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Firewire originally was developed by Apple Computer, Inc. as a high speed serial bus, a kind of ADB on steroids. Lots of steroids. While it was developed, many thought it was actually too fast, and some lower speed interconnect like USB would be cheaper to implement. Firewire languished. Suddenly, in 1995, a tiny connector showed up on the first DV camcorders shipped by Sony. DV was the killer app for Firewire. In late 1995, Firewire was accepted as a standard by the IEEE, henceforth called IEEE 1394.



The AHA 8940, also known as the DPS Spark

The Firewire terminates in a "Gameboy" like connector, manufactured by Molex.

The Firewire has two  individually shielded pairs  for data, and two extra  wires for power.

What is Firewire?

A lot has been written already about Firewire, therefore, this page will primarily function as a pointer to the resources on-line. One of the first and still the best paper was written by Roger Jennings, a resident of Oakland, CA, who has given up running large companies and now writes large books instead. His voluminous volumes on NT, Database Development etc. are best sellers. His famous paper "Fire on the Wire" can be found here. 

Many people think Firewire is DV. Roger was one of the first who realized that Firewire is much bigger than DV. It's huge. Roger writes: "The Digital VCR Consortium, consisting of more than 50 manufacturers of consumer electronics firms has adopted the IEEE-1394 High Performance Serial Bus as the standard digital interface between consumer DV products. Sony's release of three moderately-priced DV camcorders with 1394 digital audio/video input/output and device control is a major step in the widespread adoption of the High Performance Serial Bus for digital audio/video interconnection. Matsushita recently joined the 1394 coalition with the Panasonic NV-DE3 DV camcorder. Other Japanese camcorder and VCR manufacturers are certain to follow the Sony and Matsushita lead. The Digital Audio/Video Interoperability Council (DAVIC) and Europe's Digital Video Broadcast (DVB) consortium have adopted the 1394 bus for set-top box and other broadcast-related applications. DBS set-top box manufacturers for the U.S. market appear poised to adopt 1394 in third-generation satellite TV receivers." 
 

What about the wire in the Firewire?

As shown in the diagram at the left, the standard Firewire cable actually consists of six wires. Data is sent via two separately-shielded twisted pair transmission lines. The two twisted pairs are crossed in each cable assembly to create a transmit-receive connection. Two more wires carry power (8 to 40 v, 1.5 a max.) to remote devices. Currently, these power lines are rarely used. The wires terminate in gameboy-style plugs, also shown at the left.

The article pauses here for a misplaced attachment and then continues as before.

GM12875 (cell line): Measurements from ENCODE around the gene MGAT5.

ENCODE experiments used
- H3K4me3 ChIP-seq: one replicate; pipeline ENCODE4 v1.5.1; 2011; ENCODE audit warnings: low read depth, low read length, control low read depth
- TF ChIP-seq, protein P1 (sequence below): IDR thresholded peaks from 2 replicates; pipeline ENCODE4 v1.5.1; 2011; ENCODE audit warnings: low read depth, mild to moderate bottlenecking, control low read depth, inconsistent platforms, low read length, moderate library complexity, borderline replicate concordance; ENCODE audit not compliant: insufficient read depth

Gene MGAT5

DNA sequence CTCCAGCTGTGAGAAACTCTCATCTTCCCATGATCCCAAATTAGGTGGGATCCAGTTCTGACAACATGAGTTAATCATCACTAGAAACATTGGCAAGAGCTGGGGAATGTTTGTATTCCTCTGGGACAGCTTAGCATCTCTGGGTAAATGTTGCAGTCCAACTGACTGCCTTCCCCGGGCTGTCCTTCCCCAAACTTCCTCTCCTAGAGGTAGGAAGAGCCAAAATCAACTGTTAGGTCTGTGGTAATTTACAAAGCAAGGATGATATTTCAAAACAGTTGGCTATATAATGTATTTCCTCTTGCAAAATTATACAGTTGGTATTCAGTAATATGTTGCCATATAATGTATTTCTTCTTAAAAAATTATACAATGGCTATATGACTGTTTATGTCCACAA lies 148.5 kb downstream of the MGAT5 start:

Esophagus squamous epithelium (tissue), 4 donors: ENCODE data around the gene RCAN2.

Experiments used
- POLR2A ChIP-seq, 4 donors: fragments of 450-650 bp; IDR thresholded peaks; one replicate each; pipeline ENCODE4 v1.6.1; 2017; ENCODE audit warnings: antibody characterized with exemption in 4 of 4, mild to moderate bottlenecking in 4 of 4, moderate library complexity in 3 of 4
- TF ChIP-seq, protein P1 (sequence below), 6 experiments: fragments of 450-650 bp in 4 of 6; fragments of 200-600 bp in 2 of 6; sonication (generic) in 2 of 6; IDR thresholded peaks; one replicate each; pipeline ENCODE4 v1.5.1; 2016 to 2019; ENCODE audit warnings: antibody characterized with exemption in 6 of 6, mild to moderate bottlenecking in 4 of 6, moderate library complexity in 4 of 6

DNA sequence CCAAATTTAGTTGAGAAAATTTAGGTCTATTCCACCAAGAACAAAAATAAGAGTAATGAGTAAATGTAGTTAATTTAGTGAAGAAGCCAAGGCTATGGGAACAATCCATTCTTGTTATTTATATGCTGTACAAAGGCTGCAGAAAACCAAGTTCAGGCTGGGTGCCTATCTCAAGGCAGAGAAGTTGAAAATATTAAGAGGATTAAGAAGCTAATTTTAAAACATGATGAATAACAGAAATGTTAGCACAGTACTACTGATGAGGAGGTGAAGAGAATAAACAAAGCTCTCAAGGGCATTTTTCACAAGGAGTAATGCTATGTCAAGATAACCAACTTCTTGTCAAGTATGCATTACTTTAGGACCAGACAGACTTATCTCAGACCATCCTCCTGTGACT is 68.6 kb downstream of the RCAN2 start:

Sony uses a 4 conductor cable for the connection to the DV camcorders and DVCRs. They are like the above mentioned setup, but without the power wires. They terminate in smaller, 4prong connectors. To connect a Sony DV camcorder or DVCR with a standard IEE1394 Firewire device or interface card, you need an adapter cable, 4prong on one side, 6 on the other. It simply connects the data lines while omitting the power connection. 

According to the standard, the IEEE 1394 "wire" is good for 400 Megabits per second over 4.5 meters.  The standard cable uses 28 AWG signal pairs with 40 twist/meter. The power pair in the standard cable is 22 AWG. 

Longer cable runs can be achieved by using thicker cable or by lowering the bit rate. DV users, keep in mind that the signaling rate of the Sony DV camcorders is only 100 Megabit per second. Can it use longer cables? The answer is: Yes. Although way outside of the spec, several people have reported successful 100 Mbit/sec transmissions over more than 20 meters using standard cable. There are also reports of thicker cables being used to span lengths of 30 meters or more at 100 Megabit per second. 

If you are the adventurous type, you can try using unshielded twisted pair (UTP). Don't notify the FCC before doing this, and if your neighbors complain about strange stuff on their TV sets, stop the experiment. We even have received reports about someone who was running 100 Mb/s 1394 over 50 meters of Cat-5 UTP! According to lore, he ran isochronous video for several days without a single frame dropped due to errors. 
 

Assorted Firewire links: 

Adaptec embraced 1394 from the get-go. They are one of the first companies with a 1394 Firewire board shipping in volume. It's sold as the DPS Spark. They make their own chips and also have one of the best sites on the topic. 

Texas Instruments also is one of the Firewire pioneers. Their 1394 chipset was at the core of the world's first 1394 board, a development system sold by Skipstone. In an ironic move, Skipstone was bought by Adaptec in Spring of 1995.  

Skipstone President Gary A. Hoffman (now VP at Adaptec) is head of the 1394 Trade Association. They also have one of the more interesting sites on the topic. 

Molex - the folks who build the connectors. Chips by Symbios and Philips 
Firewire background from the UK. Firewire at the Mining Company
Apple's Firewire pages. Microsoft on Firewire  


News. Links. Products. We want your input. 

Written mostly by Bertel Schmitt.  Maintained by Alexei Gerulaitis.

Copyright 1997-2007 DV Central.  All trademarks recognized.

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